Nothing but widgets at Adam & Eve
Adam & Eve, top photo, is nearly 50 years old and recently catching a second wind, said David Keegan, director of franchising at the retailer.
What’s your widget? At Adam & Eve, a franchise retailer of adult toys, lingerie, bondage tools, erotic oils and sexual enhancement products, that answer might include everything from the Satisfyer Pro 2 to the Booty Boot Camp Training Kit. Their stores and website sell it all, with star ratings and enthusiastic customer reviews to help tire-kickers zero in on exactly what pleasure they’re shopping for.
David Keegan, the company’s director of franchising, is cool as an innocent cucumber as he breezes through its best-selling products, which he describes as just another widget in talks with prospective franchisees.
Offering a full line of products that cater to singles, couples and sexual beings of all stripes, Adam & Eve is approaching 50 years old but recently catching its second wind with six consecutive years of same-store sales growth, its piece of what Forbes calls “an unstoppable $15 billion industry.”
“The main thing to understand is, it’s like a widget, and I say this all the time,” Keegan said, distilling his pitch to prospective franchisees. “If you can handle the adult world as understanding it’s a widget, anybody can run the business.”
Keegan knows the business and its product line well after nearly a decade as the director of Adam & Eve’s franchising arm. That’s after nearly 30 years with GNC and a stint as director of franchising at Wireless Toyz.
“The main hurdles never change,” he said of an industry that’s often at the receiving end of exclusionary zoning laws in municipalities that actively prevent such businesses from coming to town.
“You would think as more and more vacancies happen in strip centers and in malls, or even free-standing buildings, that they’d rather get a great business in there that pays local taxes, but that’s not the case,” he said of countless cities that throw up roadblocks rather than allowing an Adam & Eve within their borders. A second obstacle, he said, is the hefty cost to open stores, since the Small Business Administration won’t back loans for individuals looking to get into the system.
Asked about comparisons to the marijuana industry, which still can’t work with major banks even as more states legalize, Keegan said “that’s a great place to put us—it’s the same type of thing with zoning and laws.”
Even though it’s a 47-year-old company, Adam & Eve only began franchising in 2005. Thirteen years later, it has 75 stores primarily in the United States and Canada, with all locations franchised.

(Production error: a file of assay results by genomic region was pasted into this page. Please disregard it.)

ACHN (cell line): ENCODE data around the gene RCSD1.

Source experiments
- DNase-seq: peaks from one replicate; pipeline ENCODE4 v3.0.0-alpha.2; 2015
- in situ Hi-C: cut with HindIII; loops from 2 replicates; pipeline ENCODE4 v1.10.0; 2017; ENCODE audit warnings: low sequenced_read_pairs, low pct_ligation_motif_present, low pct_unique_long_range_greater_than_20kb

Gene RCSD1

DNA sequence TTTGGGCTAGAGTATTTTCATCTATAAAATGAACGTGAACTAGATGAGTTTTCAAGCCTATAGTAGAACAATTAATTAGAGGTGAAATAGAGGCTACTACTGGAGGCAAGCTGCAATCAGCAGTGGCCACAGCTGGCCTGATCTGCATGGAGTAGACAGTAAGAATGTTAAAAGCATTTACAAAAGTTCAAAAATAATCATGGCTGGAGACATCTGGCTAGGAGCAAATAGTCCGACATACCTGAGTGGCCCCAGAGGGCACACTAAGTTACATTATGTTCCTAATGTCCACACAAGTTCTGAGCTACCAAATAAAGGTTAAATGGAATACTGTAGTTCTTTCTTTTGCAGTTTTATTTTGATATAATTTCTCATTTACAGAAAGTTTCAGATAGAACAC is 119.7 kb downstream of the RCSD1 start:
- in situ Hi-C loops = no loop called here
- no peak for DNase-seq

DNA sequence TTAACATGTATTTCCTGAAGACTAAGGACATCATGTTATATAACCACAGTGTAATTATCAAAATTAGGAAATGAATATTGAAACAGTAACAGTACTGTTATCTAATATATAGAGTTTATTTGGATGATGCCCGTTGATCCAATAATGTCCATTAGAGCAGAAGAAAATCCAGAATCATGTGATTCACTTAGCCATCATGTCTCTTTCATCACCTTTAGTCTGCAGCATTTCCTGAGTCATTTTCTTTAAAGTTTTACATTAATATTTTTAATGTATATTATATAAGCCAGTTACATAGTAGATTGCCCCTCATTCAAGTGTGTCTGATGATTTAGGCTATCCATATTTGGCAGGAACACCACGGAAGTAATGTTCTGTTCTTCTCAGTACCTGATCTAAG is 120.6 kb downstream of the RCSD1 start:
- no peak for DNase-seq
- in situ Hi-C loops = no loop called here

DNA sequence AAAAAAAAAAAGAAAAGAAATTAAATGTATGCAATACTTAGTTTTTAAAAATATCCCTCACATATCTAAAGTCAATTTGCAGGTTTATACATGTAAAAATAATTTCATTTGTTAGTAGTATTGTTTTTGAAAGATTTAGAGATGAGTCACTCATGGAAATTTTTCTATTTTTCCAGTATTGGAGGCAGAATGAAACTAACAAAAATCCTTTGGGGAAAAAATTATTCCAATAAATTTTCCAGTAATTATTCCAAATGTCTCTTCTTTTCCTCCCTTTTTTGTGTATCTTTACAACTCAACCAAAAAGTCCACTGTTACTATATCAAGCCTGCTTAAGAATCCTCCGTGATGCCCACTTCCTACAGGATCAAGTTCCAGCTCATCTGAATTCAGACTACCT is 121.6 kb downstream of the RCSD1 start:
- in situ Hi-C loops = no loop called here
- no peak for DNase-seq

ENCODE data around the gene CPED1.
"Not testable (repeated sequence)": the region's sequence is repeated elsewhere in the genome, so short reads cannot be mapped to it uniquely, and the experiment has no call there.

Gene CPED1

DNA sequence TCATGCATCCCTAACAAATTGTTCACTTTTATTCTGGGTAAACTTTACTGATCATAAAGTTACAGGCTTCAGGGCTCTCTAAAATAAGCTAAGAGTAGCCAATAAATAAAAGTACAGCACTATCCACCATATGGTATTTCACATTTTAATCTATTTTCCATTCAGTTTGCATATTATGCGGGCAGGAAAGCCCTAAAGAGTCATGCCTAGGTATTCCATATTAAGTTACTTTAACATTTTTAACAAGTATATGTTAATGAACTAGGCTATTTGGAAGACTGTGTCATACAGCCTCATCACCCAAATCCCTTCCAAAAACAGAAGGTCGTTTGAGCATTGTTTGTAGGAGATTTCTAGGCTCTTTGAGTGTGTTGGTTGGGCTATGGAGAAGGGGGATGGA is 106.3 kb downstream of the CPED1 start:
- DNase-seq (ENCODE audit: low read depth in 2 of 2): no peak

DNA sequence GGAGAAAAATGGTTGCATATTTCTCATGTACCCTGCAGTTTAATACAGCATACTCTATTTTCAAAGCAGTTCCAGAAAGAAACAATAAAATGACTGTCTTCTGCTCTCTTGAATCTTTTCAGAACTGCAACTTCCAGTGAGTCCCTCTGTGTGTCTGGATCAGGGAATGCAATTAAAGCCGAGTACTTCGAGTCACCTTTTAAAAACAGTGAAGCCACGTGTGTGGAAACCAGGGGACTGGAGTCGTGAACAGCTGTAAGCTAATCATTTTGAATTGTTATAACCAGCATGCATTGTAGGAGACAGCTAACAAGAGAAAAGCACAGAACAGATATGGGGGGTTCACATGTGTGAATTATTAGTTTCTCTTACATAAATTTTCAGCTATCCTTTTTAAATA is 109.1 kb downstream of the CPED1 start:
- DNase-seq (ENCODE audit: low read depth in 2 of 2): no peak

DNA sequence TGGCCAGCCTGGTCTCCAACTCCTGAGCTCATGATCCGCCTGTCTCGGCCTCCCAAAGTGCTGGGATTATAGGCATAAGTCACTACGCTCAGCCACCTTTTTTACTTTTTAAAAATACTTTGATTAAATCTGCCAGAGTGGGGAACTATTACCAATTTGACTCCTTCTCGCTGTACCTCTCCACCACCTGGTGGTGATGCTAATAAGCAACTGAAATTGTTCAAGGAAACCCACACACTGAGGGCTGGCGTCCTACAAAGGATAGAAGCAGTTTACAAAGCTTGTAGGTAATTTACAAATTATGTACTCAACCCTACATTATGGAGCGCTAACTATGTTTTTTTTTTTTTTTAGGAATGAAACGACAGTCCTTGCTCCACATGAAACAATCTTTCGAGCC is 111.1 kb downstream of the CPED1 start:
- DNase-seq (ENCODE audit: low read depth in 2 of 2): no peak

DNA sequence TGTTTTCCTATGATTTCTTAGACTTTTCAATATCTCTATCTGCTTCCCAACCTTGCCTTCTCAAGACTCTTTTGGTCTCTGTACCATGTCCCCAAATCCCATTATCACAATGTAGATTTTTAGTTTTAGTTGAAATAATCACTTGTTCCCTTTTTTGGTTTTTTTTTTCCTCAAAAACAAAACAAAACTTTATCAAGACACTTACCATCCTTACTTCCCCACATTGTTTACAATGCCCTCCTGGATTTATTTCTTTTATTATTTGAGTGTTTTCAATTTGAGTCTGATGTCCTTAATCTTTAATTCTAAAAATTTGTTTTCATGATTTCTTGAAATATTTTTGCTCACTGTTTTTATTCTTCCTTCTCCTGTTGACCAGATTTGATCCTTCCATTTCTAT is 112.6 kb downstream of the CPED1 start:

Keegan said the history of the industry still lingers as a scarlet letter for adult retailers, even though it’s now common to see commuters reading the “Fifty Shades” series on the train or Instagram users swooning over sponsored model accounts with no concern about random blowback or public judgment.
“Back then they had bars on the windows, black glass and a buzzer to get in, so those are very hard images to overcome,” he said about old-school adult stores. “Sex in America is still very taboo, but that’s hard to imagine since we are how many millions of people in the United States, and the only way we can be here is by having sex.”
These days, Adam & Eve is in good company, with stores like Priscilla McCall’s and Hustler bringing large-scale, prominently branded stores to hot retail districts across the country. The business isn’t about selling X-rated magazines and movies nearly as much as it is about promoting sexual wellness and enhancing marriages and relationships.
Based in North Carolina, Adam & Eve is now in 19 states, primarily in the Midwest and Southeast, with plans to expand to major cities like Los Angeles, San Francisco, Chicago, Minneapolis, Miami, Atlanta and Philadelphia. The brand will be opening its first location in Peru sometime in the coming months.
Systemwide sales are up 15 percent over the previous year, with most stores seeing double-digit year gains for six consecutive years.
Keegan referenced a recent survey showing that 23 percent of adults regularly use sex toys, a number he expects to grow as more bloggers, influencers and home-based retailers host sex toy parties.
Keegan’s company claims average unit volumes are $540,000, with total sales for 2018 estimated to be “somewhere north of $38 million.” The franchisor charges a royalty of 3.9 percent of sales to franchisees. He added the total cost to get into the system could be as low as $135,000 and up to a high of $300,000, including start-up capital, which depends on the size of the store.